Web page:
Making the (best) big decision
If there’s one thing all my friends know about me, it’s that I have a very hard time making decisions. Don’t ask me where we should sit in the library or where we should go to grab a meal off campus. However, I have made two recent decisions that I have no regrets about.
Deciding to apply
I knew the decision to apply to college would be hard, and there were lots of things to consider. I graduated from a competitive high school, and everyone wanted to get into the best school they could. I remember my tour around campus, meeting my tour guide, getting a cookie from the dining hall, and being really impressed with Case Center.
I fell in love! I just got this gut feeling that I would feel comfortable here. I decided to trust my instincts when I told my college guidance counselor that I wanted to apply to Skidmore ED (Early Decision).
I did feel self-conscious about deciding so quickly and questioned whether going all-in was the right choice after I finally applied. Although I was able to distract myself with my new job as the stage manager of our high school musical, I still worried about what that decision letter would say.
Finally, on the day Early Decision acceptance letters were supposed to arrive (also the day of our final rehearsal for the musical) I was about ready to explode.
I was pacing around backstage, refreshing the page every few minutes, and frantically talking to my friends about how nervous I was. Five minutes before the show was to start, I received an email saying the portal had updated. I sprinted to my computer.
As soon as I saw confetti fall from the top of the page, I burst into tears. I bawled my eyes out in front of the entire theater department.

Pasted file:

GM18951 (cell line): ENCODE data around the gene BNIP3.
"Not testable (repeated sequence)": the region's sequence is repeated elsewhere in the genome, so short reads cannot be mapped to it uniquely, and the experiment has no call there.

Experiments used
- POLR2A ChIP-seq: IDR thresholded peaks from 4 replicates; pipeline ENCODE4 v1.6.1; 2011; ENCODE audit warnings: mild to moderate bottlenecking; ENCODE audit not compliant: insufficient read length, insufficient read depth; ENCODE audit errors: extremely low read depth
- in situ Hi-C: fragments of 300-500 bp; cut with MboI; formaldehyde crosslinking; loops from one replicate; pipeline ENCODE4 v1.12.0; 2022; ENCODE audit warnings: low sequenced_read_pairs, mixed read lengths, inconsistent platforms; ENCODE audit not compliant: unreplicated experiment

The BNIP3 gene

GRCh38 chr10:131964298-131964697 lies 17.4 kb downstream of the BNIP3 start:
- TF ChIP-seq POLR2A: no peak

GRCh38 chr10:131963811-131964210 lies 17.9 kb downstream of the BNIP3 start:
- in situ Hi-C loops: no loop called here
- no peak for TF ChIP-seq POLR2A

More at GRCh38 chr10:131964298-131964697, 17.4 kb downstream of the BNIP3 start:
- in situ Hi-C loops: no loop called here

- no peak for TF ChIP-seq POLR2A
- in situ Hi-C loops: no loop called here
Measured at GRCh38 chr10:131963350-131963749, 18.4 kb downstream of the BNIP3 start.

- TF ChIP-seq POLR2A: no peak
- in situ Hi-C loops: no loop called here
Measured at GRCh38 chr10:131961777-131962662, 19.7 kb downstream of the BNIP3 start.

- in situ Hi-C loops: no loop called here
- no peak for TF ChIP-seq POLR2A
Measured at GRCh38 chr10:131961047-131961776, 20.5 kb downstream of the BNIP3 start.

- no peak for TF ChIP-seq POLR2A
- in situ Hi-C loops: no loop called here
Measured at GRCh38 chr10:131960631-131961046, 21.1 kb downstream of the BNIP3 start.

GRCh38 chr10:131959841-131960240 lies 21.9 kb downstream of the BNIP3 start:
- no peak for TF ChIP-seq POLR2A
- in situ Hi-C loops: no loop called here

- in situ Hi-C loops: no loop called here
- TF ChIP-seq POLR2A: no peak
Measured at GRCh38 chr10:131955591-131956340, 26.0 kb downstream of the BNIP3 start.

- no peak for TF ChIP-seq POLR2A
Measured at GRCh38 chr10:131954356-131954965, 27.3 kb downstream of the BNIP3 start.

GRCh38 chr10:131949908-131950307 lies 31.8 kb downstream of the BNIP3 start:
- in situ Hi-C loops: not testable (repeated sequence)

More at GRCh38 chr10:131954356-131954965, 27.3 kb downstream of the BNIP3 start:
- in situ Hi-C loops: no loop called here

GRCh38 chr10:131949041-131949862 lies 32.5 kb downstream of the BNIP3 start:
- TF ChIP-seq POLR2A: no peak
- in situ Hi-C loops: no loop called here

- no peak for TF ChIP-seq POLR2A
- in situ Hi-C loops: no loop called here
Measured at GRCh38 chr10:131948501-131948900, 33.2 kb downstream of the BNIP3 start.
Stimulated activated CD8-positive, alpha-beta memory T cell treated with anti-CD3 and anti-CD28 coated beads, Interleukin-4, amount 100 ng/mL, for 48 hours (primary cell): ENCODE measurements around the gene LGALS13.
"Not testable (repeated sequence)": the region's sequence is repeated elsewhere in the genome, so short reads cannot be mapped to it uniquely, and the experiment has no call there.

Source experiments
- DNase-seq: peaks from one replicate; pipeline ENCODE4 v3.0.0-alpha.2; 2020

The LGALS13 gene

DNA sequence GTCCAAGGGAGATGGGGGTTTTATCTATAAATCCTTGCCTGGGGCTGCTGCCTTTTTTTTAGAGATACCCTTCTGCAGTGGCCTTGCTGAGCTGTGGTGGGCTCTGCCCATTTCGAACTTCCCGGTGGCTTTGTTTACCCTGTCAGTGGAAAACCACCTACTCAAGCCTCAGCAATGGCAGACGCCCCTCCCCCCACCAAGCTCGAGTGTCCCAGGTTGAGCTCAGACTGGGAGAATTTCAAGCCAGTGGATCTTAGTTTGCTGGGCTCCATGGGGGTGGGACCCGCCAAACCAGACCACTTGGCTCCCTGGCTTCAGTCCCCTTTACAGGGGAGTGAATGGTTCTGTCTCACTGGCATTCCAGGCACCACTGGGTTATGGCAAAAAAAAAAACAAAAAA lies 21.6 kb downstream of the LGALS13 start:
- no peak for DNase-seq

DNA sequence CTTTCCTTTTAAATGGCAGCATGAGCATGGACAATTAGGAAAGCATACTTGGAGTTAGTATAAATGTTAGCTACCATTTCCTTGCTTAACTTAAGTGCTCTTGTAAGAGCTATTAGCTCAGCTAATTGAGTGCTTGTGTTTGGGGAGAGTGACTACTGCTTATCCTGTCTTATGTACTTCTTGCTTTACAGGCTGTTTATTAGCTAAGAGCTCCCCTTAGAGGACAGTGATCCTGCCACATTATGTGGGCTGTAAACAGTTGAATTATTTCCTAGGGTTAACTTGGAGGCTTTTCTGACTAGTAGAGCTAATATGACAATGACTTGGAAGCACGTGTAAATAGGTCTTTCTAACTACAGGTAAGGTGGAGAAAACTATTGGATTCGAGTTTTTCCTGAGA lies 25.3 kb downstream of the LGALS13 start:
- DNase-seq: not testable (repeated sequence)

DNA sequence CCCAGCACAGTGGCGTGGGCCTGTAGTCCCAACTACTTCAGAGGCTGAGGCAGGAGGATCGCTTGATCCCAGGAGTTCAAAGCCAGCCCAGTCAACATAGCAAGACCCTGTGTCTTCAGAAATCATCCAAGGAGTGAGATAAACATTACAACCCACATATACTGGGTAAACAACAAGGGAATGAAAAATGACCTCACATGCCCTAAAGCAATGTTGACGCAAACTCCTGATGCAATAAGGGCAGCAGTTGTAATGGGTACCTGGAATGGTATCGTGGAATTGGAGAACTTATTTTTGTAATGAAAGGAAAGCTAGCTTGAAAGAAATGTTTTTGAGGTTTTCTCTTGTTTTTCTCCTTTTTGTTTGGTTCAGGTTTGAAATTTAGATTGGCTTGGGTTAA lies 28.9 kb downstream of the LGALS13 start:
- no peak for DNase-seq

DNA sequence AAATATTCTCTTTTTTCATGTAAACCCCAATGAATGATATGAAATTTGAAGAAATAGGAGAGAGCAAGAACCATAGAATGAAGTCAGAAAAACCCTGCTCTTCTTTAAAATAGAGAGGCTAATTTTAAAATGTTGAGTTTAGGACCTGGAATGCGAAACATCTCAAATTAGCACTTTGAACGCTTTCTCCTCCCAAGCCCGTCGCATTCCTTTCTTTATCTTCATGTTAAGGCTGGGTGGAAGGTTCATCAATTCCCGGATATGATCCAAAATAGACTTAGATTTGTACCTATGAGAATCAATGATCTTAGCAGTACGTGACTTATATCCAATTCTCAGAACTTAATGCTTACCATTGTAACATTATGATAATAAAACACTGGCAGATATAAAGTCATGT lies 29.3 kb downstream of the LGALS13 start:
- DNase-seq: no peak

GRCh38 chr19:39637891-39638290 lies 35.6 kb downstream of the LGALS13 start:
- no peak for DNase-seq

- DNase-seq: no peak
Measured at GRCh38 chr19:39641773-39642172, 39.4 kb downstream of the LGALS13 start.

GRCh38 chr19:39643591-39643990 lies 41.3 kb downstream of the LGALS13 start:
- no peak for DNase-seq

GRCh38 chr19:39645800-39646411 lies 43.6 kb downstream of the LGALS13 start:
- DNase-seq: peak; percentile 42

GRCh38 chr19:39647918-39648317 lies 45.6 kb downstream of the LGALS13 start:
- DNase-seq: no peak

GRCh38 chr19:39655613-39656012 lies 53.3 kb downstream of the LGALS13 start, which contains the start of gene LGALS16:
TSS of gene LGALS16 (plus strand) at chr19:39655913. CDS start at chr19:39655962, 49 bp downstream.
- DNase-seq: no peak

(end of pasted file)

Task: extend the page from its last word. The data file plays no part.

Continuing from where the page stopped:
Thinking back, I have no regrets. I trusted my gut. Now that I’ve been here at Skidmore for two years, I can say that gut feeling was absolutely on point.
Deciding to get involved
Over the summer of 2020, I got the first of many emails from Jennifer MacDonald (director of health promotion at Skidmore) about joining the Peer Health Educator (PHE) program. She described it as a student-led program focused on providing advice, resources, and a listening ear to students who needed extra support on campus. PHEs also work in committees that center around topics from mental health to community building on campus.
The program is focused on student happiness through and through. It was a no brainer – I emailed her back with my application that same day.
I knew from the moment I learned about the program that it was one of a kind: No other school I toured or had learned about had anything like the PHE program.
I took the training course spring semester of my first year and absolutely loved it. I have been actively involved ever since. It is such a core part of my Skidmore experience. Everyone in the program has treated me with such kindness, especially when I struggled during the pandemic. PHEs are as much there for others as they are there for each other.
Plus, it is such a great way to achieve things greater than yourself. Planning a successful event that students love, sharing a presentation that helps students make smarter decisions, or even helping a student through a problem makes me feel like I’m really making a difference. Whether it’s through peer coaching and tutoring, clubs, or volunteering, there are just so many opportunities to contribute at Skidmore.
Deciding to trust myself
I still can’t decide what I want to eat or even what to wear sometimes. But just being here at Skidmore, I feel so much more confident that I can make good choices. I didn’t need a list of pros and cons when choosing Skidmore; I just needed to trust I knew I could do it and go for it.